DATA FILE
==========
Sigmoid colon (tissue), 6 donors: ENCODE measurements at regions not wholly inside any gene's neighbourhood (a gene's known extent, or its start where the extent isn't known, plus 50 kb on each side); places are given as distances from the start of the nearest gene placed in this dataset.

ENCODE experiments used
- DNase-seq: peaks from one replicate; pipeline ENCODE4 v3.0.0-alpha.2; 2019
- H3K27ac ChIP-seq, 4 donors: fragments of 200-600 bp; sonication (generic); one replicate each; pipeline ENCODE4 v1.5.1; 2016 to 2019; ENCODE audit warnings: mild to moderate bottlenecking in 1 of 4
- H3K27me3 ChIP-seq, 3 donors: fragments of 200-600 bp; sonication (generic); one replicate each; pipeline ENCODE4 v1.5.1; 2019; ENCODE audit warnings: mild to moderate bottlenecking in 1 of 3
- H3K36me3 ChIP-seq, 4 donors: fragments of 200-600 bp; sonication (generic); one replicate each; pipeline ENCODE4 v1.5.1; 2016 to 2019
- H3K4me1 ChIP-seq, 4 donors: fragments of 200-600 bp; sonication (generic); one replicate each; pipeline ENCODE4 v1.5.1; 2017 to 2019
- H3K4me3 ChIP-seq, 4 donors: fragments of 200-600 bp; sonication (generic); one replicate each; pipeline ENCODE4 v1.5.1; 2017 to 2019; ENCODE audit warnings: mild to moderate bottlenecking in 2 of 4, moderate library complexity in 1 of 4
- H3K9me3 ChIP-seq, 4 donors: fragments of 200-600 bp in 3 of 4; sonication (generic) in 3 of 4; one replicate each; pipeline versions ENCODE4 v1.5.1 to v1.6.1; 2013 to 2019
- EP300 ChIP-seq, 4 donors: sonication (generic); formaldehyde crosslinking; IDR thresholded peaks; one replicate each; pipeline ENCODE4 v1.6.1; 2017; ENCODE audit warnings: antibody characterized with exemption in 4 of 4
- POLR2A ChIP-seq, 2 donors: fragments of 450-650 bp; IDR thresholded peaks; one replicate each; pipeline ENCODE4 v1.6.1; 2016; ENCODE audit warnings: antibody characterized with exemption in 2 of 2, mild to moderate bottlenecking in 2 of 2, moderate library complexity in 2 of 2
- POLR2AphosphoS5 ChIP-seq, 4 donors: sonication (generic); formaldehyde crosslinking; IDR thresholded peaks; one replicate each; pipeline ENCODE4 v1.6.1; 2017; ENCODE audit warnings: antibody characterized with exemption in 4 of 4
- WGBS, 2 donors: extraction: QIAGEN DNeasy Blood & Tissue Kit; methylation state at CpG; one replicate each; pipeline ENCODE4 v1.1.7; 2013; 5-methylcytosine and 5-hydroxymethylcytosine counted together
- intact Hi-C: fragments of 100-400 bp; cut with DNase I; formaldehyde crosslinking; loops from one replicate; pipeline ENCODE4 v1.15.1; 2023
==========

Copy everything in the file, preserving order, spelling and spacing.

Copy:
Sigmoid colon (tissue), 6 donors: ENCODE measurements at regions not wholly inside any gene's neighbourhood (a gene's known extent, or its start where the extent isn't known, plus 50 kb on each side); places are given as distances from the start of the nearest gene placed in this dataset.

ENCODE experiments used
- DNase-seq: peaks from one replicate; pipeline ENCODE4 v3.0.0-alpha.2; 2019
- H3K27ac ChIP-seq, 4 donors: fragments of 200-600 bp; sonication (generic); one replicate each; pipeline ENCODE4 v1.5.1; 2016 to 2019; ENCODE audit warnings: mild to moderate bottlenecking in 1 of 4
- H3K27me3 ChIP-seq, 3 donors: fragments of 200-600 bp; sonication (generic); one replicate each; pipeline ENCODE4 v1.5.1; 2019; ENCODE audit warnings: mild to moderate bottlenecking in 1 of 3
- H3K36me3 ChIP-seq, 4 donors: fragments of 200-600 bp; sonication (generic); one replicate each; pipeline ENCODE4 v1.5.1; 2016 to 2019
- H3K4me1 ChIP-seq, 4 donors: fragments of 200-600 bp; sonication (generic); one replicate each; pipeline ENCODE4 v1.5.1; 2017 to 2019
- H3K4me3 ChIP-seq, 4 donors: fragments of 200-600 bp; sonication (generic); one replicate each; pipeline ENCODE4 v1.5.1; 2017 to 2019; ENCODE audit warnings: mild to moderate bottlenecking in 2 of 4, moderate library complexity in 1 of 4
- H3K9me3 ChIP-seq, 4 donors: fragments of 200-600 bp in 3 of 4; sonication (generic) in 3 of 4; one replicate each; pipeline versions ENCODE4 v1.5.1 to v1.6.1; 2013 to 2019
- EP300 ChIP-seq, 4 donors: sonication (generic); formaldehyde crosslinking; IDR thresholded peaks; one replicate each; pipeline ENCODE4 v1.6.1; 2017; ENCODE audit warnings: antibody characterized with exemption in 4 of 4
- POLR2A ChIP-seq, 2 donors: fragments of 450-650 bp; IDR thresholded peaks; one replicate each; pipeline ENCODE4 v1.6.1; 2016; ENCODE audit warnings: antibody characterized with exemption in 2 of 2, mild to moderate bottlenecking in 2 of 2, moderate library complexity in 2 of 2
- POLR2AphosphoS5 ChIP-seq, 4 donors: sonication (generic); formaldehyde crosslinking; IDR thresholded peaks; one replicate each; pipeline ENCODE4 v1.6.1; 2017; ENCODE audit warnings: antibody characterized with exemption in 4 of 4
- WGBS, 2 donors: extraction: QIAGEN DNeasy Blood & Tissue Kit; methylation state at CpG; one replicate each; pipeline ENCODE4 v1.1.7; 2013; 5-methylcytosine and 5-hydroxymethylcytosine counted together
- intact Hi-C: fragments of 100-400 bp; cut with DNase I; formaldehyde crosslinking; loops from one replicate; pipeline ENCODE4 v1.15.1; 2023